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Recently i read about Loop Quantum Gravity in Wikipedia and found this below statement here.

Presently, no semiclassical limit recovering general relativity has been shown to exist.

But i also came across a paper in arxiv whose abstract claims that Einstein's equations arise as a result of Semi-Classical Limit from Covariant Loop Quantum Gravity.

In this paper we explain how 4-dimensional general relativity and in particular, the Einstein equation, emerge from the spinfoam amplitude in loop quantum gravity.

So is the Wikipedia article outdated or is the paper's idea falsified?

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    $\begingroup$ This exact question is hotly constested between the LQG people and the string theory people. $\endgroup$ Apr 20 '20 at 13:29
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    $\begingroup$ @JerrySchirmer only because of the lack of knowledge, or maybe it was the case 10 years ago. It is well known within the LQG community that the canonical formalism very likely does not reproduce GR in the classical limit, but the EPRL spinfoam model (aka the covariant formalism) demonstrably does, at the cost of being defined only perturbatively. $\endgroup$ Apr 24 '20 at 13:45
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The confusion arises because there are essentially two different approaches to the LQG dynamics in the literature.

The canonical approach pioneered by Thiemann is to define the matrix elements of the Hamiltonian constraint operator acting on spin networks, and then postulate the kernel of that operator to be the physical Hilbert space of LQG. It is extremely hard to make any physical predictions with this mathematical object as it is so extremely complex. However, it is possible to prove that it is mathematically well defined.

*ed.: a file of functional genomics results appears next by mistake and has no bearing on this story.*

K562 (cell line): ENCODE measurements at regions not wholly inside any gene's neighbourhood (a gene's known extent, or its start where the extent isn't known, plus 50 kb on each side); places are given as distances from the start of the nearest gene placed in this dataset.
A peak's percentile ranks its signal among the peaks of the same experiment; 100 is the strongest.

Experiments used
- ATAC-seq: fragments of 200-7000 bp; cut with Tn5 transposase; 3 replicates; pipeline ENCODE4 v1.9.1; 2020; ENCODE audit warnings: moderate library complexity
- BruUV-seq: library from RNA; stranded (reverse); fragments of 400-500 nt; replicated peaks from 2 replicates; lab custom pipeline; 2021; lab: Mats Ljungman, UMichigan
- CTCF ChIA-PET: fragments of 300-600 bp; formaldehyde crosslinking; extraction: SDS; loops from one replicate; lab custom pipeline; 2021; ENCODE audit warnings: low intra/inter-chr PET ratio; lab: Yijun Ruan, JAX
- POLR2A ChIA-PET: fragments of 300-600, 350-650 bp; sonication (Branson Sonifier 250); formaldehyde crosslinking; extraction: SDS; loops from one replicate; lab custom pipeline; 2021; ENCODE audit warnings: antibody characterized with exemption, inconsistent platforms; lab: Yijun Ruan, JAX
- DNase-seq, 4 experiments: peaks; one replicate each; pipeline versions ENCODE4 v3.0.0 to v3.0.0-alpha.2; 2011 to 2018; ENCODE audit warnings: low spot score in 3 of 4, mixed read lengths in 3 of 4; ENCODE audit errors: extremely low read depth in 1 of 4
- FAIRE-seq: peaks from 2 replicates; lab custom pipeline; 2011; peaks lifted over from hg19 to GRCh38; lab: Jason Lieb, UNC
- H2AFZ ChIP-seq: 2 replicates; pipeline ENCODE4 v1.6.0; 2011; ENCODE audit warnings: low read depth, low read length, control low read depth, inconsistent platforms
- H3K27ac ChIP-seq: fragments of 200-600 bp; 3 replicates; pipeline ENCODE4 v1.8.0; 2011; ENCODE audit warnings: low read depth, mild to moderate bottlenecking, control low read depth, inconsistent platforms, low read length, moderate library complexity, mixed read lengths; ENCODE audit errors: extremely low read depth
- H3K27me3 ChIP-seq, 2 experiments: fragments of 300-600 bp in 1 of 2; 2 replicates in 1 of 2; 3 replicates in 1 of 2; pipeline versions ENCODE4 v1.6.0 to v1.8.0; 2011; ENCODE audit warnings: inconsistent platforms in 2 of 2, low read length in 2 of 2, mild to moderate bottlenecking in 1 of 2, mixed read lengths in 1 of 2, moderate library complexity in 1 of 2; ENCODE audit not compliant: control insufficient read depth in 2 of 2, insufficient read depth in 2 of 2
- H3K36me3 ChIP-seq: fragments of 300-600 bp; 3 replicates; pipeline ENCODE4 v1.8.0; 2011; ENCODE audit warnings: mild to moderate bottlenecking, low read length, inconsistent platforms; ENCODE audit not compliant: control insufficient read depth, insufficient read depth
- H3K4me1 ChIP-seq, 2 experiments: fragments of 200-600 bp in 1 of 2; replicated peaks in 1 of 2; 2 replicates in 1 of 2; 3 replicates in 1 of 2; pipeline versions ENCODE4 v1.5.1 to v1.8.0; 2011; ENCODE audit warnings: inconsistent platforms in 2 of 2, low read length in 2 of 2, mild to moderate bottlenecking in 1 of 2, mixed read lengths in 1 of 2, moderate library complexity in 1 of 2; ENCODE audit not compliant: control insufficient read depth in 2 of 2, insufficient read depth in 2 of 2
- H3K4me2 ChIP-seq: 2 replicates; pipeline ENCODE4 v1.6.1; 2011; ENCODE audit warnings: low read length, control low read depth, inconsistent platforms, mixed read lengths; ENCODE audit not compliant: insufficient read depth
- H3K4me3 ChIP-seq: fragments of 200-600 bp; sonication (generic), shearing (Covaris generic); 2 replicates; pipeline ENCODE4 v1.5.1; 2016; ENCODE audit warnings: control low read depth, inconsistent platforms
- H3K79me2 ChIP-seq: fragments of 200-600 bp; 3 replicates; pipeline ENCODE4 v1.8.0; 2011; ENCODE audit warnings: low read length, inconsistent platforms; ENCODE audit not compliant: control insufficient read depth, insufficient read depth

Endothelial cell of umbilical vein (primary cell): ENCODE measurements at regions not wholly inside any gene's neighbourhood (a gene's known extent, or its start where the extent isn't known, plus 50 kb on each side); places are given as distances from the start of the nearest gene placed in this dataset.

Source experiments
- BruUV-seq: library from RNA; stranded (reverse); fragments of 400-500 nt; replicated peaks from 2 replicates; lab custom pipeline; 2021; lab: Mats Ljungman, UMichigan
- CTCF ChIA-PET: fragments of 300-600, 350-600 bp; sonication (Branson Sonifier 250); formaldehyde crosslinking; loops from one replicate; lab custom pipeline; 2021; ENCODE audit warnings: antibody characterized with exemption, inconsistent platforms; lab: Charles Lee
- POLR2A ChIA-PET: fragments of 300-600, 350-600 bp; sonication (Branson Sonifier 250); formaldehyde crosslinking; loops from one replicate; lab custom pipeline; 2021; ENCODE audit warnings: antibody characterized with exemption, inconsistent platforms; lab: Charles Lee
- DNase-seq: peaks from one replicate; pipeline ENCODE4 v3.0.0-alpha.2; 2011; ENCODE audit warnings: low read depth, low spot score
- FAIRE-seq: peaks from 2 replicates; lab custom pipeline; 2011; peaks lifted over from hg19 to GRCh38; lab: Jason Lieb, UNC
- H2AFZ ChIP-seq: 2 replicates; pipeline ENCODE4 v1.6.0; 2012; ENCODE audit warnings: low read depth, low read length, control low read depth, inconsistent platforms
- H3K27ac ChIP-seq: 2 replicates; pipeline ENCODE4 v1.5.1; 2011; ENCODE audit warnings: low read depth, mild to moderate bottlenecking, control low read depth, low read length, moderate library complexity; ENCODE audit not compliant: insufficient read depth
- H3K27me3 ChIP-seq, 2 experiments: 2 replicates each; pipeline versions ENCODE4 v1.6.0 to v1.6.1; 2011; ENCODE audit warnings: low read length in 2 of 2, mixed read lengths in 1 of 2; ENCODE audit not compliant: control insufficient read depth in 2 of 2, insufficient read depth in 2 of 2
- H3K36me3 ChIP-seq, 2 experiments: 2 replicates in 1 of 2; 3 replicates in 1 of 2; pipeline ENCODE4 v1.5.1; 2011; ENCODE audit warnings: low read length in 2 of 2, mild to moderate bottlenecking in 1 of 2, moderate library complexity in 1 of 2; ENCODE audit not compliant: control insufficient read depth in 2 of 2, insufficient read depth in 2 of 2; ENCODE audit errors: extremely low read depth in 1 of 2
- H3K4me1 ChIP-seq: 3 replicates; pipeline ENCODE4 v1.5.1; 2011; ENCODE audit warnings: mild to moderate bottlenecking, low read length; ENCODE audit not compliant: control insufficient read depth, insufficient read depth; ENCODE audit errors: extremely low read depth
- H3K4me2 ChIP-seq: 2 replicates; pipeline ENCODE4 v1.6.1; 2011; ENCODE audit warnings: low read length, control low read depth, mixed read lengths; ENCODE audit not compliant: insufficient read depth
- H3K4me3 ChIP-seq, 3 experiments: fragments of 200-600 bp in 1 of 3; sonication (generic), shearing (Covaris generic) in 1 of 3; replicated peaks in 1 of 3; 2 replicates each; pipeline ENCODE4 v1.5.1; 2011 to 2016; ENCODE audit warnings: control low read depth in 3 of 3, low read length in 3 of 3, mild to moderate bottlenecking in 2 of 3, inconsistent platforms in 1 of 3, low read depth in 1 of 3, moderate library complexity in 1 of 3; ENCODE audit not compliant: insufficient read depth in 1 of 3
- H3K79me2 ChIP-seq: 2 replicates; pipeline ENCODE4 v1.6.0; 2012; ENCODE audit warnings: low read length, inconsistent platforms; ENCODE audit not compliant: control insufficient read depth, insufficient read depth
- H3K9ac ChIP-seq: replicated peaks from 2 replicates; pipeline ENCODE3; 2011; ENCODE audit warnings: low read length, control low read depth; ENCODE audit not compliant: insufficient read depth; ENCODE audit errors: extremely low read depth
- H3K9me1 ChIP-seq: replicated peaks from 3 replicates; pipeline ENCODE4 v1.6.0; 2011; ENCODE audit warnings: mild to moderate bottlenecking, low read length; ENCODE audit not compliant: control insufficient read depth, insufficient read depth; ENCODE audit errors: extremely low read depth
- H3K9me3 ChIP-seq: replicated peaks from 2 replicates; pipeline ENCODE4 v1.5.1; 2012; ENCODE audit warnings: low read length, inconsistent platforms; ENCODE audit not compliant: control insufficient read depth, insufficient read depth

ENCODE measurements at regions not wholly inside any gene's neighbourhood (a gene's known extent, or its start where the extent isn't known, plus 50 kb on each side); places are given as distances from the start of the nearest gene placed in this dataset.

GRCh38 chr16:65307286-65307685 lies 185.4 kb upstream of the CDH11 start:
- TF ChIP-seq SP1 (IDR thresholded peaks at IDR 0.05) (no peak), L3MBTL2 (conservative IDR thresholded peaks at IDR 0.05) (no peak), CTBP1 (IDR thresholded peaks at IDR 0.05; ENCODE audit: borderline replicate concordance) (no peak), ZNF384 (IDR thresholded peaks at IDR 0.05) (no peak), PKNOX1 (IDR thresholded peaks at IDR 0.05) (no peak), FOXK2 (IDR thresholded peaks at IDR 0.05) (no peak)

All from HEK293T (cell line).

The spinfoam approach is based on the so-called EPRL spinfoam model, which is what the paper you linked talks about. It indeed reproduces General Relativity (or rather its triangulated version – the Regge theory, which becomes General Relativity when the triangulation is refined) in the $\hbar \rightarrow 0$ limit if the boundary states are taken to be the coherent (semiclassical) Livine-Speziale states. Rovelli has a nice chapter with a detailed calculation in his textbook called "Covariant Loop Quantum Gravity".

The spinfoam formulation, unlike the canonical formulation, has not been made into a mathematically well-defined and consistent formalism so far. Due to infrared divergences, it isn't clear whether the projective limit of spinfoam amplitudes exists or not, and whether, if it does exist, it specifies a projection operator onto the physical state space of quantum gravity.

This situation is a lot like the one in perturbative QFT. The theory gives meaningful physical predictions, but so far no one has been able to prove that this theory exists mathematically.

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  • $\begingroup$ That's a very helpful summary! But could you sketch the relationship (if there is one) between covariant and canonical LQG? From what you're saying I infer that they are not equivalent in a regime where LQG could reproduce GR, right? $\endgroup$
    – user21299
    Jun 6 '20 at 3:07
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    $\begingroup$ @alexarvanitakis it is afaik an open question even whether they are equivalent completely or not. It is very hard to extract anything physically useful from canonical LQG, so comparing predictions isn’t at all straightforward $\endgroup$ Jun 6 '20 at 3:08
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About a decade ago, Ashoke Sen did some calculations that show that you can use Euclidean methods compute the logarithmic corrections to the entropy of Schwarzchild black holes in terms of low-energy, classical data. He remarked that these entropies had also been calculated within loop quantum gravity, and that the results do not match the answer. This strongly suggests that LQG does not give the correct semi-classical limit.

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  • $\begingroup$ I see we're downvoting without commenting. Classy. $\endgroup$
    – user1504
    Apr 24 '20 at 17:52

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